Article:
Gang member at Orchard Rd attack trial: He was certain, yet confused

Yes.

No.

I don't know.

These are some of the responses that prosecution witness Muhammad Fazri Mohd Noor gave at the culpable homicide trial of Hassan Amat, 52, at the High Court on Wednesday.

A fight between rival gangs outside Orchard Plaza ended in the death of Mr Mohamad Noraidi Zahari, 28, who was slashed multiple times on his head, back and limbs.

At times during the trial, Fazri appeared certain.

At times, he appeared confused, and many of his answers were vague or unclear.

The defence counsel, Mr Paul, spent most of the morning pointing out discrepancies in Fazri's statement.

In his statement given to the police two days after the July 23, 2010 incident, Fazri, 27, had said that it was Hassan who had instructed him to gather his gang members at Chill Bar in Cuppage Plaza on that fateful day.

But on Tuesday, Fazri told the court that Hassan did not give him any instruction to call his gang members to gather at the bar.

Fazri is currently serving five years' jail for his part in the clash.

Can't explain

During the cross-examination, Mr Paul asked Fazri to explain the discrepancy in his statement, and Fazri said that he doesn't know how to.

Mr Paul then suggested that Fazri had orchestrated the plot to push the blame to Hassan.

By doing so, he managed to get a "good deal for himself" by having his murder charge reduced to a simple rioting charge, said Mr Paul.

"It is a badly crafted story to make yourself creditable," added Mr Paul.

Fazri disagreed.

Deputy Public Prosecutor Ramu Miyapan then questioned Fazri further and tried to get him to clarify his replies to Mr Paul.

Mr Ramu asked Fazri if he remembered telling the court that he had seen a person throwing a chair at a rival gang member.

He replied, "Yes."

He had told police that it was Hassan who threw a chair at a rival gang member.

Mr Ramu then asked Fazri to tell the court why he said it was Hassan who had thrown the chair.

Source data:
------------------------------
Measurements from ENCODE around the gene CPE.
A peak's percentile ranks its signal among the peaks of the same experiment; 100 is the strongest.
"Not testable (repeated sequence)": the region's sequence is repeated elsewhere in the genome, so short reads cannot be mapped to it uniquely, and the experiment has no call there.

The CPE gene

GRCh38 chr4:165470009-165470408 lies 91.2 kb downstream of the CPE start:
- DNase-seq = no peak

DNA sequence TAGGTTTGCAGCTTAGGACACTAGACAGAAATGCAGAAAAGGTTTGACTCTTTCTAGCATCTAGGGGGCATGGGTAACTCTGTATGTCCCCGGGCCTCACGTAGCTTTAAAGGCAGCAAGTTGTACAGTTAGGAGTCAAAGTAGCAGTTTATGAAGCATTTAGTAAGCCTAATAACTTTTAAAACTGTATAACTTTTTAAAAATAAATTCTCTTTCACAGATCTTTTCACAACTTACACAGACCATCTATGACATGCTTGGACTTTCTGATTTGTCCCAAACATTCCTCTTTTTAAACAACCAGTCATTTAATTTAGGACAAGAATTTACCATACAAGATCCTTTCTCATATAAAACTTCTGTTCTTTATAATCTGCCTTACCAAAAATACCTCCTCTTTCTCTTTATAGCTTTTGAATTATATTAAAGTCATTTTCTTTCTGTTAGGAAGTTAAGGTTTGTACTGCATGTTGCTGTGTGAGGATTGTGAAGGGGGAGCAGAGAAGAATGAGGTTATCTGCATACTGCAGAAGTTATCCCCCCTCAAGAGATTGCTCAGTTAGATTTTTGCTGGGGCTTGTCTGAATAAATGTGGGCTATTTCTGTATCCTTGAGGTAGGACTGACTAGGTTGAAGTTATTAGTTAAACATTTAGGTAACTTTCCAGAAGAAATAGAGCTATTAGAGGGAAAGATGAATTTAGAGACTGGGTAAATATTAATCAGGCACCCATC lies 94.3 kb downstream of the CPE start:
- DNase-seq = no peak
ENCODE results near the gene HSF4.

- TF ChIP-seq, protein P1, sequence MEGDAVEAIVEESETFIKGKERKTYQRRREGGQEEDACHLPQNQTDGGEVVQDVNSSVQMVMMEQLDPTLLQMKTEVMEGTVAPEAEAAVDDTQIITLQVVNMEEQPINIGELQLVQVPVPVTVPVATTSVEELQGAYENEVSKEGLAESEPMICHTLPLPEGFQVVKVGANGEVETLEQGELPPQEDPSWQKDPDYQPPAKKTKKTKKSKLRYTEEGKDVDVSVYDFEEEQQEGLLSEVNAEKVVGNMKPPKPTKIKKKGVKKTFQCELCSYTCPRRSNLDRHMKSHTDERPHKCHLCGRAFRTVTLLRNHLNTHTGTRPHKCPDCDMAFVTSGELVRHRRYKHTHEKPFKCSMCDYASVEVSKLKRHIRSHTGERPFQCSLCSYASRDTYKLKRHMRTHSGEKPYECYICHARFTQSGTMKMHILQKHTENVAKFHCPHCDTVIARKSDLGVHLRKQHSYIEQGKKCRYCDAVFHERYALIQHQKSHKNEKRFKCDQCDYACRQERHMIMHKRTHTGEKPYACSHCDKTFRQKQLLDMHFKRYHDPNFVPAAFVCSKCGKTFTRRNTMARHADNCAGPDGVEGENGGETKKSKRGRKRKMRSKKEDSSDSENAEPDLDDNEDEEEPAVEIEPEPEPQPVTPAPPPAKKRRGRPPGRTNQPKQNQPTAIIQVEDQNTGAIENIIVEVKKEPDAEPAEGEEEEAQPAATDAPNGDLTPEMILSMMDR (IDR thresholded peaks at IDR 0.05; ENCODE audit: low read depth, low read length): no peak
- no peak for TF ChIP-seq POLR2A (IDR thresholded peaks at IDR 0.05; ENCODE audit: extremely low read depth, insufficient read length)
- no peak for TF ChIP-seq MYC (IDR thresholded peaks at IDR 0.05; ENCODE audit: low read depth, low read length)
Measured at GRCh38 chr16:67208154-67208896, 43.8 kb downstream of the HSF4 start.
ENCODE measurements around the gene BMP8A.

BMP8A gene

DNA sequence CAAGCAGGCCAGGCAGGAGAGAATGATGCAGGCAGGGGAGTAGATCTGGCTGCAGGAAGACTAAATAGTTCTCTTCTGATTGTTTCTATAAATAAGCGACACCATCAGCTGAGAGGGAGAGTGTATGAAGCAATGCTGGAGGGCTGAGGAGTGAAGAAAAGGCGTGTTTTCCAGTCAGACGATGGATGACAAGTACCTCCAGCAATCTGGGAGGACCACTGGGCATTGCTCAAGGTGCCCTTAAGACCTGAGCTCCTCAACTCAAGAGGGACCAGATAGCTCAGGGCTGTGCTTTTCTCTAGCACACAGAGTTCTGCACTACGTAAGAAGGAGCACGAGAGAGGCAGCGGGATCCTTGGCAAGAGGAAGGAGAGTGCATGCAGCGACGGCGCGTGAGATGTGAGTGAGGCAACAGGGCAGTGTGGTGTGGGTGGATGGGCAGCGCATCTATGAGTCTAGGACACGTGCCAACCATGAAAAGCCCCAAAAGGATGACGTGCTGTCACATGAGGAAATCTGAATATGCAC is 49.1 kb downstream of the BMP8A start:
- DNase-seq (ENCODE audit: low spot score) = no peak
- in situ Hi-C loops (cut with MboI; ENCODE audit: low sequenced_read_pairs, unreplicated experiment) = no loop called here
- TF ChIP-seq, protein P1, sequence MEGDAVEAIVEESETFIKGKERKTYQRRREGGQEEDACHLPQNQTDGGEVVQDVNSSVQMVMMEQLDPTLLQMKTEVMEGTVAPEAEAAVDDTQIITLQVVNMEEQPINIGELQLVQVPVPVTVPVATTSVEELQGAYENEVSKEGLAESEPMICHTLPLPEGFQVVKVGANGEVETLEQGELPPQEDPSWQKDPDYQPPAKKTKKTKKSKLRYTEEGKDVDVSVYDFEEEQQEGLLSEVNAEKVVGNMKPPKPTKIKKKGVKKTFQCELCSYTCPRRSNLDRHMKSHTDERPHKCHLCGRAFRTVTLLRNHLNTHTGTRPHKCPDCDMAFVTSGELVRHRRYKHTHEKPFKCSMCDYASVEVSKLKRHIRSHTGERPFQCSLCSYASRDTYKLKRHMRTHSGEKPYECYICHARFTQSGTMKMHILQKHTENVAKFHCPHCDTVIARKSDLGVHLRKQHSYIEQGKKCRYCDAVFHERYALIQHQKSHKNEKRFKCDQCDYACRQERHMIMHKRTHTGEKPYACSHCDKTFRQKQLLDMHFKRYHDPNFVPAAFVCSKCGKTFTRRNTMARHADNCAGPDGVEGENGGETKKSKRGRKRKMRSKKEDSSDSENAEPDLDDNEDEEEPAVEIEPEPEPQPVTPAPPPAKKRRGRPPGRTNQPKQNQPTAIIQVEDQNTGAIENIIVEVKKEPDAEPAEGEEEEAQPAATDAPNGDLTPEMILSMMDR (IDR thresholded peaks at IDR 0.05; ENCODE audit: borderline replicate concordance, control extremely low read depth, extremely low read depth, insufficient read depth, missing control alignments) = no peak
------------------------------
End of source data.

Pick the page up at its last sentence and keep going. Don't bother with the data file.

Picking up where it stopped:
"I can't remember," Fazri replied.

When asked why should the court believe his story, Fazri said: "I do not know. It is up to you to believe me or not."

Mr Ramu said: "Defence said you have lied. Are you lying in court today?"

"I didn't," said Fazri.

He added that he could not recall some things that he had said in his police statement, which was taken two years ago.

Mr Ramu then asked: "Can you tell us what do you mean when you say you can't recall?"

Fazri frowned and said: "Now I cannot remember anything."

Fazri had insisted that he did not lie and what he had said in his statement of facts when he pleaded guilty to his offence in February this year, was the truth.

"So what are you saying is the truth?" asked Justice Tay Yong Kwang.

Fazri replied: "When I pleaded guilty, what I said in court (then) was the truth."

Justice Tay: "What about this (police) statement dated July 25, 2010?"

Fazri replied: "This statement is not the truth."

Later in the afternoon, another witness, Muhammad Saiful Islam Simon, 21, took the stand.

Saiful told the court that Fazri had called him to gather their men and go to the bar.

So he got together five members and arrived at Chill Bar after 1am.

Saiful said Fazri had told him that the other members had prepared weapons, but Fazri did not say where the weapons were.

Saiful's testimony continues on Thursday.

Gang member at Orchard Rd attack trial
Click on thumbnail to view (Photos: ST, TNP)

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